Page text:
The Waterfront, Norwich 7/6/04

Beware the bored looking keyboard players. They are seemingly infiltrating bands all over the UK. You will know them by their sullen faces and the fact that they barely open their mouths to sing backing vocals. This was especially true of young four-piece Porcupine, from Sheringham. I am more than sympathetic that this isn't the most happening or inspiring of places to originate from (although, personally, many a happy hour has been spent there, chomping on a stick of rock whilst trying to win a stuffed "Noddy" from one of those machines with the claw) but they are supporting Graham Coxon, for crying out loud. Show some bloody enthusiasm. I do not think you are cool as hell because you are wearing a "Teenage Mutant Ninja Turtle" vest top. This does not warrant you standing there thinking that you look like rock stars but instead looking like your granny just died. In short, if Porcupine had put some effort into tonight's performance, then I may have put some effort into listening to it. Not all bad by any means, because they have some surprisingly cheerful Britpop melodies up their sleeves and are good at what they do- it's just a shame they all have faces like slapped arses. I think I've made myself clear. Yawn.

Hang on; what's this? Cathy Davey is an up-and-coming princess of the indie scene, no? Then why does she also look as miserable as sin? Yes; make mine a pint of cider (well, we are in farming country- oo-ar- not to mention that it may just keep me awake). But, seriously. This itty bitty blonde from Dublin surely has a lot to smile about. Ignoring the fact that she may look a little like the vulnerable Sindy doll who had her hair hacked off by a reckless four-year-old, her music is great. She sings like a sweet angel, reeling off beautiful melodies laidback enough to make your heart stand still, pulling you back by the short and curlies when breaking into more lively renditions, such as new single "Clean and Neat". What's more, she's supporting Graham Coxon (sorry but I am trying to stress a point here; does no-one else think this is a reason for great joy?). Yet my better half hadn't even realised that she had greeted the crowd (she did squeak "hello"; I heard it) and this bothered him greatly. I tried to argue that she was here to play guitar and sing, not do a stand-up comic show, but, in the end, I had to agree with him. After all, the rest of the audience also seemed to notice the lack of rapport, as their conversations grew louder and louder as her set continued. Was it a lack of confidence perhaps? She hasn't been in the public eye very long. In which case, I am sure that this will improve with time. Regardless, her keyboard player still looked bored.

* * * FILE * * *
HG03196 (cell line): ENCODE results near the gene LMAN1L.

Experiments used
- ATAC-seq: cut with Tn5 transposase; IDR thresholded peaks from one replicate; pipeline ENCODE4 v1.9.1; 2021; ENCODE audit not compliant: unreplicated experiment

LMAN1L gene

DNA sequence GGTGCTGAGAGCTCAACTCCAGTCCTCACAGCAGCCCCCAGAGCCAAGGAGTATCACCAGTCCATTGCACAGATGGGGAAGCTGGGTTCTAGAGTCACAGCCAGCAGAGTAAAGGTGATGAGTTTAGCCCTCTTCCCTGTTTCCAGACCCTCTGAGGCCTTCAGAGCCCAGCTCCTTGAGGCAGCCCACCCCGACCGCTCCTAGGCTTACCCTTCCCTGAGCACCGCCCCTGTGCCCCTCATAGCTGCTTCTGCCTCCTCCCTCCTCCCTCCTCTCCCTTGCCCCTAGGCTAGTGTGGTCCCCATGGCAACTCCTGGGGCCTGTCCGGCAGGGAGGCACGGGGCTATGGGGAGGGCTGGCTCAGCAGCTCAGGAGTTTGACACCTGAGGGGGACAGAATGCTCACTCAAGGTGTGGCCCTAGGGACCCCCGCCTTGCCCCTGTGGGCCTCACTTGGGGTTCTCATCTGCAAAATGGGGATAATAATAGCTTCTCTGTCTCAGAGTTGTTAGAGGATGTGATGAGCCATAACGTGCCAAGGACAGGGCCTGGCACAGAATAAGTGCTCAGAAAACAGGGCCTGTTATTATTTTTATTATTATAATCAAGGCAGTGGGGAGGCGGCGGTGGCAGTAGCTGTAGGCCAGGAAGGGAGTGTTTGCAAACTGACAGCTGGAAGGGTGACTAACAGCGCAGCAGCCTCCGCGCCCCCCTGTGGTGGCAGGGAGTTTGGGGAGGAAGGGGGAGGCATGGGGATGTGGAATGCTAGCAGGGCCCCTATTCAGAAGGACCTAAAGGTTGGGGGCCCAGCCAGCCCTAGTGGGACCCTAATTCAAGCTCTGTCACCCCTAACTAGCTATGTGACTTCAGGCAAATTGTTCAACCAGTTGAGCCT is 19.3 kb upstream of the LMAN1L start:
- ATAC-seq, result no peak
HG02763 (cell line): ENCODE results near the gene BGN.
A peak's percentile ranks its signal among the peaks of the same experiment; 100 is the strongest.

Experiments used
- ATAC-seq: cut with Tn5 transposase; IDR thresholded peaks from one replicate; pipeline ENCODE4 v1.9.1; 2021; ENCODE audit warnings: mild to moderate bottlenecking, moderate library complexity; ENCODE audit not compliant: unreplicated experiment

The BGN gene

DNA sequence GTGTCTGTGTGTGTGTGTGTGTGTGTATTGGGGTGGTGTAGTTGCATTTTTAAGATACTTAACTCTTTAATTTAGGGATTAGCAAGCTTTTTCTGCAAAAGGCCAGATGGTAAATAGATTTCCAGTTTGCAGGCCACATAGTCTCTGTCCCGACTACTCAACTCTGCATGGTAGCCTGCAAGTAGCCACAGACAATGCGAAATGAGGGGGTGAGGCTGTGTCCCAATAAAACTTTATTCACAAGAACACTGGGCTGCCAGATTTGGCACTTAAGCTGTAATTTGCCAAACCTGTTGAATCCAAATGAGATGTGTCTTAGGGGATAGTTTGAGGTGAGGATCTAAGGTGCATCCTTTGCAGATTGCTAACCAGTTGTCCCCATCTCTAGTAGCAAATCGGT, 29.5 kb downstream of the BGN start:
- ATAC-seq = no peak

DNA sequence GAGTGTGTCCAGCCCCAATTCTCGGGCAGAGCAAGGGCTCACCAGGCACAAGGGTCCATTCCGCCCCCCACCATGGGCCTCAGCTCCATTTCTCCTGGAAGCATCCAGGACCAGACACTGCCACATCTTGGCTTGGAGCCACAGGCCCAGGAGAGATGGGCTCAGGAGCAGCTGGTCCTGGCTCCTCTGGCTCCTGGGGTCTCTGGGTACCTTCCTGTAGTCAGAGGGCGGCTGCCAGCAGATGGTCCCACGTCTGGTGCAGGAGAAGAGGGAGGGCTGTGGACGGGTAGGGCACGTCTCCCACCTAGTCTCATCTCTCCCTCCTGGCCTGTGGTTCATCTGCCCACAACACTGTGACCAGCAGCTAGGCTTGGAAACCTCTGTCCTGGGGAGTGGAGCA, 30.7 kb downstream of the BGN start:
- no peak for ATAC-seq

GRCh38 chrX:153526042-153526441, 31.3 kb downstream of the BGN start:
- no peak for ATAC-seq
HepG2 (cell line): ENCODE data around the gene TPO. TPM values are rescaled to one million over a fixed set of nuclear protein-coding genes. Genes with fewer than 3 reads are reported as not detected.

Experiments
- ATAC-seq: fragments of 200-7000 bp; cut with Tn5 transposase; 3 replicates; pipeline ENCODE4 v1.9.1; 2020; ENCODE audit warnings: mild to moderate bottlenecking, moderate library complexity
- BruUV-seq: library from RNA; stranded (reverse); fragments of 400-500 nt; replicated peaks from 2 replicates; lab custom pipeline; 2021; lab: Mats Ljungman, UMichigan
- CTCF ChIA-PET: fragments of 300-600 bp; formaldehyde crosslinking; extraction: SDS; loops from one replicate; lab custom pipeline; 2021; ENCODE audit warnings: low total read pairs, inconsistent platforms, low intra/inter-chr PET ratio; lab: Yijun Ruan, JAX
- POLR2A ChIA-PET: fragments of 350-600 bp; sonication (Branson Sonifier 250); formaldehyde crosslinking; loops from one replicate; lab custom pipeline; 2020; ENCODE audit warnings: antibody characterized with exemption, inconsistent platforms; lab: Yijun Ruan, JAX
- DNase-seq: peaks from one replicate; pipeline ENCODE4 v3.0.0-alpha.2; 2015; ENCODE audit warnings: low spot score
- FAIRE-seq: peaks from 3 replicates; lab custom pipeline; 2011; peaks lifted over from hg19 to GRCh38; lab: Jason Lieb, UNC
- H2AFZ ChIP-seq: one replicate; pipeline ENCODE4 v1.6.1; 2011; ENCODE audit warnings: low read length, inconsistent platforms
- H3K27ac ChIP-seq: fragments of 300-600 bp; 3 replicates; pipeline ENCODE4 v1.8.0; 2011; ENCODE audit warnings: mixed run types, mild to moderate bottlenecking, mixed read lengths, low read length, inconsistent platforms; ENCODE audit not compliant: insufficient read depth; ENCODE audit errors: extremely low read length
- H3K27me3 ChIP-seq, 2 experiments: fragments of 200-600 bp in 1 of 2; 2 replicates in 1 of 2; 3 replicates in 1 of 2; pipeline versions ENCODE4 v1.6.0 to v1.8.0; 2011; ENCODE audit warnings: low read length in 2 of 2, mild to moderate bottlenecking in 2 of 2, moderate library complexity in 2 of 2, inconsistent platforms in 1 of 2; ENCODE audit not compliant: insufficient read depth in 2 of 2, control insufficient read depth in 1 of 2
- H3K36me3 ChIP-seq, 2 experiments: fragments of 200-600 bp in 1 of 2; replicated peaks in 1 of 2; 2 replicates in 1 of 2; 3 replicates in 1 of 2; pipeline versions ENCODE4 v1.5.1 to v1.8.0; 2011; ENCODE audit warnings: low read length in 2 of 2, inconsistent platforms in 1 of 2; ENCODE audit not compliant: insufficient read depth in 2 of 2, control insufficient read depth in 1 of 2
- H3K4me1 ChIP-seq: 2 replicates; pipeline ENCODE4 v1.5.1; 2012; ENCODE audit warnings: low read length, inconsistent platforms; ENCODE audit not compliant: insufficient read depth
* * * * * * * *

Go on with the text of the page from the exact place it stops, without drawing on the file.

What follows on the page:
So hoorah for Graham Coxon. A thousand times hoorah. I was guilty of holding back the teenage midgets that kept trying to push an old girl like me out of the way to get closer to this fine specimen of a man. Although I did resist the desire to squeal like a nutter when he appeared centre stage, instead quietly and demurely noting to myself about how gorgeous his shoulders still are after all these years. And wearing his trademark NHS specs, he couldn't have looked more appealing if he'd tried. I think the already boiling summer temperature must have shot up another 10 degrees. But we all know he is more than just a pretty face. The reason I was so dumbstruck at the nonchalant nature of the support acts, was because, as you may have figured out, I think this is possibly the best British guitarist ever, or, at least, to surface in the last 15 years. He is, quite frankly, amazing. Raw and exciting to watch, energy crackles from the stage when he's standing on it, as this cutest of all little-boy-losts scissorkicks the adoring crowd up the arse and commands them to go loopy to the best bits of new masterpiece "Happiness In Magazines", and, despite seemingly bemused by the frantic applause that followed each song, knowing full well that he is as good as everyone is saying he is (the beautiful "All over me" and, of course, "Freakin' out" were two such highlights). Although I was also pleasantly surprised by the amount of old material he chucked in; angry punk rock at its best one minute, heartbreakingly sombre the next, many of these songs provoked him to bend yet further over his guitar, rolling around the floor to obtain the heavy and seering style that he is so renowned for, and I got to see his blue Y-fronts peeking out from his trews. Ahem. I wasn't the only one to enjoy this. Two blokes shouted marriage proposals to him. So there.

Anna Claxton